This is what we are trying to do in Brzesko – connecting descendants of Brzesko Jews to their roots, organizing meetings of Jewish youth with students of Brzesko schools, commemorating the pre-war Jewish community of the city. We meet, talk, take care of the cemetery, recreate forgotten stories. We do it for the murdered – before the war, Jews constituted over 60% of Brzesko population, but also for their descendants and for us, living today. Memory is the measure of our humanity. I trust that due to our commitment to this cause, not only the souls of murdered Brzesko Jews regain freedom. Forgotten history tends to repeat itself. Looking back, we reflect on the nature of evil, we try to understand how this evil could take over entire nations. We commemorate the victims, restore their dignity, but we also look towards the future, hoping that we and our children will have enough wisdom to make good choices. That is why I am so happy that more and more young people join our activities. During the last two actions of cleaning the Jewish cemetery, about 90 students and the second time over 60 students from three Brzesko schools joined us; many students take part in the Marches of Remembrance and in our project “We know your names” dedicated to the pre-war Jewish community of Brzesko and vicinity. Our work is a constant dialogue and, frankly, I think that often this grassroots work is more important than big initiatives at the state level. So many times I have witnessed a change in the attitude of descendants of Brzesko Jews, who grew up with the conviction that Poland was a country of anti-Semites, but our common experience changed it so much. And there are also testimonies about Polish students and their attitudes towards Jews. Often a little knowledge and a few meetings with real people people are enough to change the stereotypes taken from the home.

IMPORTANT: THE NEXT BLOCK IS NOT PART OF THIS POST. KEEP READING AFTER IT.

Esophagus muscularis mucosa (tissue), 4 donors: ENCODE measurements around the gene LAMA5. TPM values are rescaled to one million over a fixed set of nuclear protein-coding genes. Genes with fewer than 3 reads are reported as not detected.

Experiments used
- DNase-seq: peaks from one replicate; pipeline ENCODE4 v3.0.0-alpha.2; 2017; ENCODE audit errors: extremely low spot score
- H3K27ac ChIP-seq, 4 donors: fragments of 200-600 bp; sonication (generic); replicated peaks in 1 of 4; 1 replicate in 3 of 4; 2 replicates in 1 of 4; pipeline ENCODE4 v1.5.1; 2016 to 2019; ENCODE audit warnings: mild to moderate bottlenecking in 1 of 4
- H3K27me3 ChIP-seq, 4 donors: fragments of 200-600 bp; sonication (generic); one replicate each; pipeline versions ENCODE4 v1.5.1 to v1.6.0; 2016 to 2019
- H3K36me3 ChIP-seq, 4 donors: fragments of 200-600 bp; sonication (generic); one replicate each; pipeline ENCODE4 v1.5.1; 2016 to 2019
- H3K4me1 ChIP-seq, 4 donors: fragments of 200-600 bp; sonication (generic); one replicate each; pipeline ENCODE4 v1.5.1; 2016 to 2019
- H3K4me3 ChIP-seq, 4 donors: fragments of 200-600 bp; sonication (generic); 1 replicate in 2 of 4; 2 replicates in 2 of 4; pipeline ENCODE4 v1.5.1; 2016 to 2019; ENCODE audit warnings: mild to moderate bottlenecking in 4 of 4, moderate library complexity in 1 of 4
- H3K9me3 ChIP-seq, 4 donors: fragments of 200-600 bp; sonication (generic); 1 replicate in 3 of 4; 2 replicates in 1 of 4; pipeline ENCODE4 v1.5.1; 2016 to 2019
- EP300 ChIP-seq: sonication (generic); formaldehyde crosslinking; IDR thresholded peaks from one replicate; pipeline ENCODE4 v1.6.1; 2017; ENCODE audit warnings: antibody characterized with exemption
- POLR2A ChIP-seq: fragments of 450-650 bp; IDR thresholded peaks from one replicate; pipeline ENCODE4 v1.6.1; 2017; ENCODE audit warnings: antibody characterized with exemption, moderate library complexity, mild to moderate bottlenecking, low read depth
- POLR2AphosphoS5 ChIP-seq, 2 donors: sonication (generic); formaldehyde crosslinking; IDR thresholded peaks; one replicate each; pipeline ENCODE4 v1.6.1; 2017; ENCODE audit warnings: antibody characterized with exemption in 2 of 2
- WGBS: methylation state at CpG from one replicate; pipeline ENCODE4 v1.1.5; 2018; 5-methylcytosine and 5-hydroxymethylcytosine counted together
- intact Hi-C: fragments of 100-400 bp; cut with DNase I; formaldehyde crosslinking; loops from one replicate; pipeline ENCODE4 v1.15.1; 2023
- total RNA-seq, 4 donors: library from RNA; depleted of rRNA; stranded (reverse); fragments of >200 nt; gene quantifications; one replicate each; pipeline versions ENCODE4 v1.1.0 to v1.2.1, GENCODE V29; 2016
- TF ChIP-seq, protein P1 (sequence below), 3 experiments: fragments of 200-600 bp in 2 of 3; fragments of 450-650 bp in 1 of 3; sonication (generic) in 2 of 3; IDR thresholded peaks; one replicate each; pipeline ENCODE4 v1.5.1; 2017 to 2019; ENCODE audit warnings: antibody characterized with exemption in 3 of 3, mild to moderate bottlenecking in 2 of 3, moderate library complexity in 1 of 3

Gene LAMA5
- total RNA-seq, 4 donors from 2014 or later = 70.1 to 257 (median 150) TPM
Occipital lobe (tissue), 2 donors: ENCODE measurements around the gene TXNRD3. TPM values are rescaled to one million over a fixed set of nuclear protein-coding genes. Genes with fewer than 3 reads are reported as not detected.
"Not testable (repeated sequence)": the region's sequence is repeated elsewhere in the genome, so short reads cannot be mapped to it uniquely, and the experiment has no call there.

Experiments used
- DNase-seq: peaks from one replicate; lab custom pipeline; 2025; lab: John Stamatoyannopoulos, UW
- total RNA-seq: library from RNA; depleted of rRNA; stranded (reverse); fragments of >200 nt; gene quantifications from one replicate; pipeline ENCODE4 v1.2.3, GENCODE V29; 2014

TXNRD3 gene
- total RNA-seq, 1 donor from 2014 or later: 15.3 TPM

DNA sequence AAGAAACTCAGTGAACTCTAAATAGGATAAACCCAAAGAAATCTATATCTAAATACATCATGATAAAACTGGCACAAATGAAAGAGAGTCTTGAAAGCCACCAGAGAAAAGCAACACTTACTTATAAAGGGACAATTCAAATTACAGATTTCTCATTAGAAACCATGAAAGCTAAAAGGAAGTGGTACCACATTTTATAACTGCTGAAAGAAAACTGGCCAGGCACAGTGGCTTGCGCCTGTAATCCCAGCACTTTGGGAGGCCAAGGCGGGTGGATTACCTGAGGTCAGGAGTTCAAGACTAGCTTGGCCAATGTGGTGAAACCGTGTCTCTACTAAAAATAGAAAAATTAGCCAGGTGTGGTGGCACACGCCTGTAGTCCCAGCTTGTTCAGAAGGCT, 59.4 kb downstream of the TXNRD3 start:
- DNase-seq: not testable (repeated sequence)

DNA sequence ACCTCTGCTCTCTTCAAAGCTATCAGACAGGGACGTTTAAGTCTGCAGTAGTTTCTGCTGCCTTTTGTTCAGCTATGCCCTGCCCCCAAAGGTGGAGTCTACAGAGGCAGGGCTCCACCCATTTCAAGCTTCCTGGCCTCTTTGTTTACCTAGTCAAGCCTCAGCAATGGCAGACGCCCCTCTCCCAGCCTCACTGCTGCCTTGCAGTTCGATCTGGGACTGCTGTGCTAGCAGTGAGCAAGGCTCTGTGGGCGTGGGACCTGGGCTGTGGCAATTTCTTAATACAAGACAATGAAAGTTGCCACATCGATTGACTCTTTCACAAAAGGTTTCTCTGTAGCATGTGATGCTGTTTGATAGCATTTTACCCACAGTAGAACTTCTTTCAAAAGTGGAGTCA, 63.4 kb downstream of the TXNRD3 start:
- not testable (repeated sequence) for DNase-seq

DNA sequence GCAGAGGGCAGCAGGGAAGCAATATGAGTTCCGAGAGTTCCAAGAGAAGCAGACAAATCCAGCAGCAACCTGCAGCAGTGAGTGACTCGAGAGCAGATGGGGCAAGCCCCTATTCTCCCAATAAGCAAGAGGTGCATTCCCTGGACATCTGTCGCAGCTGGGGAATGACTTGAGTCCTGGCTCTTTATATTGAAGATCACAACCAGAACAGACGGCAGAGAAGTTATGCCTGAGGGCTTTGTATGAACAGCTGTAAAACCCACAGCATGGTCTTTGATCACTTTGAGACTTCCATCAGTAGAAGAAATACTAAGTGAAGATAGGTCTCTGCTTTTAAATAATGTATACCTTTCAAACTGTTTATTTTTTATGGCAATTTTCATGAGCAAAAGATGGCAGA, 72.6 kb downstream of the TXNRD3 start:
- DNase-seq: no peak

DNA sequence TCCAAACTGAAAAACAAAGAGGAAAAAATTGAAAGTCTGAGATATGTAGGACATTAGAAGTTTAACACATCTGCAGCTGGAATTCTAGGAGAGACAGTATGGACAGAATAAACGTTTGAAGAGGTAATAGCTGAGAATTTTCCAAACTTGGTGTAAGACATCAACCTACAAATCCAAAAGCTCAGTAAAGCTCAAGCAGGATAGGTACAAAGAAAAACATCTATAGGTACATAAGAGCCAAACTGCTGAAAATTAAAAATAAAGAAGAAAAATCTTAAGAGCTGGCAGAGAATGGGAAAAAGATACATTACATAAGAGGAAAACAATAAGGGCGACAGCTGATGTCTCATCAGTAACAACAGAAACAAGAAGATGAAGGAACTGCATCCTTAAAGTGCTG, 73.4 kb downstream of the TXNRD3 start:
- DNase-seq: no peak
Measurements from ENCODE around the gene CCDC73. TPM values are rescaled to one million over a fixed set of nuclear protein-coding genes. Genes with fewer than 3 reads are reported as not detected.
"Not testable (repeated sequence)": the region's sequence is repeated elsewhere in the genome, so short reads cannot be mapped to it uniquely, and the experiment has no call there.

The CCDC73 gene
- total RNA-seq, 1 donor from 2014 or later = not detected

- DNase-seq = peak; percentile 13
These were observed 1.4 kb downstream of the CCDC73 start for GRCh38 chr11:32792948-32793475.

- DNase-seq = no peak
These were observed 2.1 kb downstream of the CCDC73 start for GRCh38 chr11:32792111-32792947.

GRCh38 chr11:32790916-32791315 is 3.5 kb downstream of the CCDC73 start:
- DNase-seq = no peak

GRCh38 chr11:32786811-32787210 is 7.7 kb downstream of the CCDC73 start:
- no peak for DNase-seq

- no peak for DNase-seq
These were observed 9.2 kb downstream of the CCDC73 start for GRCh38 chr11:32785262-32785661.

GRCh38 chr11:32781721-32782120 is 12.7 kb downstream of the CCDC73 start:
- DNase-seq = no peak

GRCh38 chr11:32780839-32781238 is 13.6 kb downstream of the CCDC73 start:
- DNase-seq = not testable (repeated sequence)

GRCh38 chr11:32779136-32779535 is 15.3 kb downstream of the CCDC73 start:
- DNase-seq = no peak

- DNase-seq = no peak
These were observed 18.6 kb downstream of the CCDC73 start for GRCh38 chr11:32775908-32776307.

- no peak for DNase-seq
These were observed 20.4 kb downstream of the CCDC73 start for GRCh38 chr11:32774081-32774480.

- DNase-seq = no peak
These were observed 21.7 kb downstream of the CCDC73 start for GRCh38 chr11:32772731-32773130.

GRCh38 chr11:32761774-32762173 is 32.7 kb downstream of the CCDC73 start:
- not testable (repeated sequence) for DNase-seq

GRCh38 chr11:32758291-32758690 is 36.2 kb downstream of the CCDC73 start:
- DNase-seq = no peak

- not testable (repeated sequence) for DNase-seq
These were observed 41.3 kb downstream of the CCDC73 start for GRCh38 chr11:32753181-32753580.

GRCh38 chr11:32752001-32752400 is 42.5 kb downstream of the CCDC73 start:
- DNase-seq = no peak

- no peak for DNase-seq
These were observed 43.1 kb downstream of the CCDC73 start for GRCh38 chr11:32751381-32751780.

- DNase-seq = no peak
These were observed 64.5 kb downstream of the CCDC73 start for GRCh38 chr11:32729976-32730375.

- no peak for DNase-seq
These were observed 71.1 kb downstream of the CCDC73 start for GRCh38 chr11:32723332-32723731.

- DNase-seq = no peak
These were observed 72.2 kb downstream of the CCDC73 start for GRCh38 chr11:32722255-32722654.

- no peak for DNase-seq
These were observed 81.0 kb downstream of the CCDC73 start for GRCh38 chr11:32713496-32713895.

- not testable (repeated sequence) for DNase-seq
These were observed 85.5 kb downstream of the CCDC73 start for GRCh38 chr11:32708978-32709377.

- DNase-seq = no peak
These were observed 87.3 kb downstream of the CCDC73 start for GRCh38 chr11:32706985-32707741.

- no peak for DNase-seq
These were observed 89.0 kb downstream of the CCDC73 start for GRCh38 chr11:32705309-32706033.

We commemorate Brzesko Jews, we learn how to build a dialogue. But I trust that this work also changes us all on a much deeper level. We learn ourselves and teach teenagers to be sensitive to other people, to put ourselves in the place of the persecuted and to resist manipulation and propaganda. I guess it’s especially important now.
Finally, I would like to say once again that although I am honored to receive this award, it is not really about me. My merit is perhaps only in the fact that back in November 2014 I heard this call and I’ve been sticking to it ever since. It was a deep spiritual experience for me and I am grateful that because of whatever reason God showed it to me. But caring for memory and building a dialogue is the merit of many people. First of all, I owe a lot to Professor Jonathan Webber. Without his friendship and comprehensive support this work would have not been possible. I cannot but express gratitude to my husband, with whom we have shared our lives, all our problems and joys for over 29 years. Caring for this Jewish memory is also our joint work – ours and that of our children, with whom we initially came to Brzesko to clean the cemetery. With time, many people got involved in this work – couple of years ago we officially established the Association; we are supported by the city administration, municipal cultural center, library and schools. Our events are always attended by priests and rabbis; I am in constant contact with about 80 Jewish families with Brzesko roots. And that’s exactly what this work should be about, shouldn’t it? You just need to start and try to build a dialogue. Going back to Rabbi Sacks’ words, “We can curse the darkness or we can light a light, and even a little light drives out much darkness.” May we all help light up the world.
Thank you very much.
© Anna Brzyska, 2021